| Accessible on this page are 48 publicity photos from the first two
movie versions of Uncle Tom's Cabin: 24 each from the Edison-Porter and
the Lubin productions, which were both released in 1903. The pictures tell two
The first concerns the practices of the early U.S. film industry in the absence of clear copyright protections. Many of Sigmund Lubin's releases were "dupes" of the films Edwin Porter made for the Edison Company: imitations that often matched the original shot-for-shot. Lubin's Uncle Tom was advertised (at a lower price) within weeks after Porter's was made.
The other story, however, concerns the practices of the "Tommers," the UTC Companies who traveled throughout the nation putting on dramatizations of Stowe's novel, at the turn into the 20th century. Lubin never could have produced a full-length imitation so quickly if not for the availability of a troupe of actors who needed neither rehearsal time nor costumes nor sets. As you compare the pictures, you'll see how closely the two representations match, which suggests that for the smaller "UTC Companies," at least, the "Tom Show" was something very like a franchise, where the production was made up of parts that could be interchanged with other companies. The effect of this must have been to make going to see a "Tom Show" when it came to town even more of a ritual experience, like going to church or a Fourth of July celebration.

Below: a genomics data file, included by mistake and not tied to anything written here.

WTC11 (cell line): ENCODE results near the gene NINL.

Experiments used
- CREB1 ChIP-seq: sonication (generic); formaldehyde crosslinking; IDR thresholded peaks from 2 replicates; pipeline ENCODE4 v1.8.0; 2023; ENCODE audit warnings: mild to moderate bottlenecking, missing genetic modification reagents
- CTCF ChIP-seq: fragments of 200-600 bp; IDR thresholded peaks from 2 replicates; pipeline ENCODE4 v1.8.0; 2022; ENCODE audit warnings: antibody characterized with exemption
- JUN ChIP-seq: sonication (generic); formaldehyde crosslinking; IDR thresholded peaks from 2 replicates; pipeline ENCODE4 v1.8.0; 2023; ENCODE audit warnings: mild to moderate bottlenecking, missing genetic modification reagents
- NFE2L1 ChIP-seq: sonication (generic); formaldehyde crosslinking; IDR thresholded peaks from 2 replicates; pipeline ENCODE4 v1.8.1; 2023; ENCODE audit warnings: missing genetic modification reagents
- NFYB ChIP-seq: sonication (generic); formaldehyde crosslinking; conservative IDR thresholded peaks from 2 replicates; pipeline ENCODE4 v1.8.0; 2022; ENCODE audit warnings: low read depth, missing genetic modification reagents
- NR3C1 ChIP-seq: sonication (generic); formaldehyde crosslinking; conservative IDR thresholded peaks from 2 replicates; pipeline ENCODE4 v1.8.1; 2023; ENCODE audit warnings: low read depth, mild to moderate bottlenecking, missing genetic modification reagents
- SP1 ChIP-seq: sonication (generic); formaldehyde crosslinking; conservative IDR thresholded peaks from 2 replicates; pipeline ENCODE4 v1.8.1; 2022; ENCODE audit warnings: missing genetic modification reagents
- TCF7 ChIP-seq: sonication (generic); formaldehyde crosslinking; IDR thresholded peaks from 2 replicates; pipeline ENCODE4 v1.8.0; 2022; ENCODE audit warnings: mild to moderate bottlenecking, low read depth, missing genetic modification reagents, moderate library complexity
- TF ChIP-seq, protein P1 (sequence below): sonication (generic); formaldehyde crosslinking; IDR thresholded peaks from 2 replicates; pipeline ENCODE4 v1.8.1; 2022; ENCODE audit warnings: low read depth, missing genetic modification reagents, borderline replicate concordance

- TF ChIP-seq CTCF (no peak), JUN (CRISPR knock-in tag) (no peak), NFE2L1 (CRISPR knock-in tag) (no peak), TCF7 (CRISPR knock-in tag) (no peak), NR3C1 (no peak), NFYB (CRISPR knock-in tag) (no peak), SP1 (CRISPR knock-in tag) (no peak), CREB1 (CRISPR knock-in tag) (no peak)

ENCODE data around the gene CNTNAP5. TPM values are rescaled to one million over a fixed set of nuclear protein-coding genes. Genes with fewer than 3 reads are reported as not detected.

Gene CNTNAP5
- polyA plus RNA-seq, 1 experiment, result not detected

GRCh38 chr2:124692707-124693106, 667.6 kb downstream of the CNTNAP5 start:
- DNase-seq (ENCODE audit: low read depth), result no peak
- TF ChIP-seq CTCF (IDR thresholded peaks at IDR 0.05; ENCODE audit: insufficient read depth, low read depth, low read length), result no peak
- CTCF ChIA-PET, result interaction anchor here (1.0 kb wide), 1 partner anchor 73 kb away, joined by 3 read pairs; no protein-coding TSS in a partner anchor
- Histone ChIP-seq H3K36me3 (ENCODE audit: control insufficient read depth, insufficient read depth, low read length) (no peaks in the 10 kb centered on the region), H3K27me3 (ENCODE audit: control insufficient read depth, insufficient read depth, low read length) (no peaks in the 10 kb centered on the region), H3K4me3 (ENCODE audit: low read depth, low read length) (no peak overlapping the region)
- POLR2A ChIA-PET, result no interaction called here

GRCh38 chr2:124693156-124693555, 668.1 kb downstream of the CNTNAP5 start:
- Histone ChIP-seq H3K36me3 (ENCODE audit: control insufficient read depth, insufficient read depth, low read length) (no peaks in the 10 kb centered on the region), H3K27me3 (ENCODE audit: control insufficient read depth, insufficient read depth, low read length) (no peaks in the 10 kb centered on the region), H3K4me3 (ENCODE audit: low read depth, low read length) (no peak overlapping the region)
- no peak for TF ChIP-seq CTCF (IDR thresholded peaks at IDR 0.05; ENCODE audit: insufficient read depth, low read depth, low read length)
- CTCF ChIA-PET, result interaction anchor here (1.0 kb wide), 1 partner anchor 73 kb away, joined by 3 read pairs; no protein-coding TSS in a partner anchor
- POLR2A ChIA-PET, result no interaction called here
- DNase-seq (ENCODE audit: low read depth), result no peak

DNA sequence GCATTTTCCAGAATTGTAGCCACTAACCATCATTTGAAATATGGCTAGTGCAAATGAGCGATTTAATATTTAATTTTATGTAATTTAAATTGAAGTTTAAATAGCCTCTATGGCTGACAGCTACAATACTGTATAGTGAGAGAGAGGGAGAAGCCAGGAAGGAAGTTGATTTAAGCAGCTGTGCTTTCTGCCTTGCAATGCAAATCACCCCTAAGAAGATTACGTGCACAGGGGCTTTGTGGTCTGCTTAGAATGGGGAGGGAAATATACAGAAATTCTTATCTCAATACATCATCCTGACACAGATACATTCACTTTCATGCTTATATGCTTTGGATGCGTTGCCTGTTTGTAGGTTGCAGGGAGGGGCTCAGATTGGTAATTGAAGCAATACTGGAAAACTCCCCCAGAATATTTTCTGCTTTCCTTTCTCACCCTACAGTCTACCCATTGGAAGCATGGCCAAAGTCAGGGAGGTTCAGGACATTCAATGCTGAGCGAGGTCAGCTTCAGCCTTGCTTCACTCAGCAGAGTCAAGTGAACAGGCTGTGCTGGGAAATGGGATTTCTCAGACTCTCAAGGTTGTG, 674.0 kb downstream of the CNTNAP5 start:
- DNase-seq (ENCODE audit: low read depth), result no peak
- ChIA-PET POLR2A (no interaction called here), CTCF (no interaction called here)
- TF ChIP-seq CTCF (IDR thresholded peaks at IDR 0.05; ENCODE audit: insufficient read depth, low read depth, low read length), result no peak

The 24 images on each list below also represent Stowe's story as each film tells it. The only major difference between them is that Lubin's version puts the steamboat race in to coincide with Tom's second trip on a riverboat -- i.e. not when Haley takes him down the Mississippi, but when Legree takes him up the Red River. (There is no steamboat race in Stowe's story, of course, but it had long been a staple of the "Tom Shows.") You can compare photos by clicking on a caption from either of the lists: